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Posted: Mon, 7th Mar 2005, 4:21am

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hatsoff2halford

Force: 1360 | Joined: 6th Feb 2005 | Posts: 360

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Hey,
well im really considering getting chromanator because it is such a powerful program. Except i dont have the best green screen skills but i would still like to have it for cloning and animation. Is it that hard to figure out how to light a green screen easiley? and become descent at making a good composition?
Posted: Mon, 7th Mar 2005, 4:25am

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Marek

Force: 2225 | Joined: 25th Dec 2002 | Posts: 1754

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The good thing about Chromanator is that you don't have to have a perfectly lit screen. You can key really well with even a poorly lit greenscreen.

It's not really hard to light a greenscreen, just so long as you light it evenly and brightly, and have the actor stand far enough away from the screen to minimize spillage, you should be fine smile
Posted: Mon, 7th Mar 2005, 4:28am

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hatsoff2halford

Force: 1360 | Joined: 6th Feb 2005 | Posts: 360

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I dont have to light the person seperately right? i was reading some forums that talked about lighting the person sperately or something along those lines
Posted: Mon, 7th Mar 2005, 4:32am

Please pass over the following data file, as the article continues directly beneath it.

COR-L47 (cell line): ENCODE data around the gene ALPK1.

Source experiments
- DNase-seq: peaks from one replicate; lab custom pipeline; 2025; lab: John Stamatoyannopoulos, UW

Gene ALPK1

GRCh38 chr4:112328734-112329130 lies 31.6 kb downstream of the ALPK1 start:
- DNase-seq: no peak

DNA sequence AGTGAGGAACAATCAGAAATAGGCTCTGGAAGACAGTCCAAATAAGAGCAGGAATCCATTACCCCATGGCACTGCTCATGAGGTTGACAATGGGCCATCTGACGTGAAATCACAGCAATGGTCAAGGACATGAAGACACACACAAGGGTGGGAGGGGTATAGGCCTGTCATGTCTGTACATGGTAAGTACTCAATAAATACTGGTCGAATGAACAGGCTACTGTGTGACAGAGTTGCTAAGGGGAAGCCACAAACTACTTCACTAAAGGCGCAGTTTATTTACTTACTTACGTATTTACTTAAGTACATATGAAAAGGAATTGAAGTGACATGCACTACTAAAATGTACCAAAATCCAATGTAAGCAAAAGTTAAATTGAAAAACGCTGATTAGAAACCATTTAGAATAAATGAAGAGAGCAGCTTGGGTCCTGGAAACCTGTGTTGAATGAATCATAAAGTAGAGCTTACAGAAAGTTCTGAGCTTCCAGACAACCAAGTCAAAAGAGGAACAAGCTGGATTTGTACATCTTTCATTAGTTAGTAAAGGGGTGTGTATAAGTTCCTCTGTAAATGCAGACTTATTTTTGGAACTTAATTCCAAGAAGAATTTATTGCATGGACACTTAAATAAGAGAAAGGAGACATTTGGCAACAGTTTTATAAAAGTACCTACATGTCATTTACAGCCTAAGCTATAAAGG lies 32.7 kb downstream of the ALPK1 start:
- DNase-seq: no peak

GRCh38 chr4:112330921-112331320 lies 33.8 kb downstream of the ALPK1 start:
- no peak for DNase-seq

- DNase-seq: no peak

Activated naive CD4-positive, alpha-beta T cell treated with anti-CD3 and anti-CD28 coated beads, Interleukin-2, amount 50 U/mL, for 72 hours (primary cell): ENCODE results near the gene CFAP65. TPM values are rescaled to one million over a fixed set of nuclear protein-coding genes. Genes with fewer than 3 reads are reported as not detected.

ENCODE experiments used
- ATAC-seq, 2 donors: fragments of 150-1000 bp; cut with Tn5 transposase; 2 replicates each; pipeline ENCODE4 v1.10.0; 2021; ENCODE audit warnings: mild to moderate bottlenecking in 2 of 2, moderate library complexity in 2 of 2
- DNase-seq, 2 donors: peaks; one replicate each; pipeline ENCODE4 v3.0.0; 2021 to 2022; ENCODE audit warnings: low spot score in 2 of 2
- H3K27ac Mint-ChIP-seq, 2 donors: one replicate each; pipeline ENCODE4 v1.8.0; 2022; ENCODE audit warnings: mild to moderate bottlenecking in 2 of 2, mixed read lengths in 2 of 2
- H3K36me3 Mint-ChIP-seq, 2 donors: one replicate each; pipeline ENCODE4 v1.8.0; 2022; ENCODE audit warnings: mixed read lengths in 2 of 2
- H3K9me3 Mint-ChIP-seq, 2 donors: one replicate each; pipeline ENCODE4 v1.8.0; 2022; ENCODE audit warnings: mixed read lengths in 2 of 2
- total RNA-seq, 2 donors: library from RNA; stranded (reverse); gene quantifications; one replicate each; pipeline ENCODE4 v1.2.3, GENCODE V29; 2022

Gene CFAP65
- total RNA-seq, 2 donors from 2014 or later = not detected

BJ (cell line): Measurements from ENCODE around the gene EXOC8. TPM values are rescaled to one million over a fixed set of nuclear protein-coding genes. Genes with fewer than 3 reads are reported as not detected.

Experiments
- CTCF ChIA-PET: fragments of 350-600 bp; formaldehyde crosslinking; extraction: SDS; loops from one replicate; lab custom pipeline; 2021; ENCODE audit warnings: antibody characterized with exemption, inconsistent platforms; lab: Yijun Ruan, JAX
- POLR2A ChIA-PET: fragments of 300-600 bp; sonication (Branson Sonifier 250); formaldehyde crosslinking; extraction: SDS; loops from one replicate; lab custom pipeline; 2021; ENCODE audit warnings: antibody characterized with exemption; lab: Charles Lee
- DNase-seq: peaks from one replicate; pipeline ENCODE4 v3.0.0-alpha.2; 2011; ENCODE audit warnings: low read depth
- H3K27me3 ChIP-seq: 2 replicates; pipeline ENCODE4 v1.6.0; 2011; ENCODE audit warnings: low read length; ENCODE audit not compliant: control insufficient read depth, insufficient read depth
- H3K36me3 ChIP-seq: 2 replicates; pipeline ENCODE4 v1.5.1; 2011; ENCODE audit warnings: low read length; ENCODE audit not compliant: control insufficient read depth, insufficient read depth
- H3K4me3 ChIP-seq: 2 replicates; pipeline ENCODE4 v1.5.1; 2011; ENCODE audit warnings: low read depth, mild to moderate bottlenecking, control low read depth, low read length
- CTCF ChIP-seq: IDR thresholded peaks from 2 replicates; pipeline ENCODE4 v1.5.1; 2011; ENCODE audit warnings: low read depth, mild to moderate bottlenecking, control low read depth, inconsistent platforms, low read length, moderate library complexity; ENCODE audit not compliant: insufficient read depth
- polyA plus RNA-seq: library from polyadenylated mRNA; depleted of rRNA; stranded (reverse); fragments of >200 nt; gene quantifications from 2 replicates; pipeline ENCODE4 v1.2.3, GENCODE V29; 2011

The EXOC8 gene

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Marek

Force: 2225 | Joined: 25th Dec 2002 | Posts: 1754

EffectsLab Lite User FXpreset Maker Windows User

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It helps, but you don't necessarily have to light them seperately.

http://fxhome.com/support/tutorials/view.php?i=14
This tutorial might aid you a little.
Posted: Mon, 7th Mar 2005, 11:07am

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Simon K Jones

Force: 27955 | Joined: 1st Jan 2002 | Posts: 11683

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FXhome Team Member

Lighting the subject separately isn't necessary as such, but bear in mind that you'll want the lighting on the subject to match the lighting in the rest of the composited scene.

Setting up a greenscreen is by no means difficult, it just requires a bit of a careful planning and attention to detail. It also doesn't need to be expensive, as you don't need to get professional chroma paint/fabric - as long as the green approximates the chroma colour, it should be fine.